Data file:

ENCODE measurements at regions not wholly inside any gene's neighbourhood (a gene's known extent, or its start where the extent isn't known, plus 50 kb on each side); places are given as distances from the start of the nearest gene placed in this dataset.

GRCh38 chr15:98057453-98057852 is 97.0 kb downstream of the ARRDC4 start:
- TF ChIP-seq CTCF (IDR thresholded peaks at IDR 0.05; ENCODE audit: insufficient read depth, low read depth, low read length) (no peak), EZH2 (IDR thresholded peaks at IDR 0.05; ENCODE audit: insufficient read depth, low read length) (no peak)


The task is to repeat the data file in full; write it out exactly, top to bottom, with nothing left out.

ENCODE measurements at regions not wholly inside any gene's neighbourhood (a gene's known extent, or its start where the extent isn't known, plus 50 kb on each side); places are given as distances from the start of the nearest gene placed in this dataset.

GRCh38 chr15:98057453-98057852 is 97.0 kb downstream of the ARRDC4 start:
- TF ChIP-seq CTCF (IDR thresholded peaks at IDR 0.05; ENCODE audit: insufficient read depth, low read depth, low read length) (no peak), EZH2 (IDR thresholded peaks at IDR 0.05; ENCODE audit: insufficient read depth, low read length) (no peak)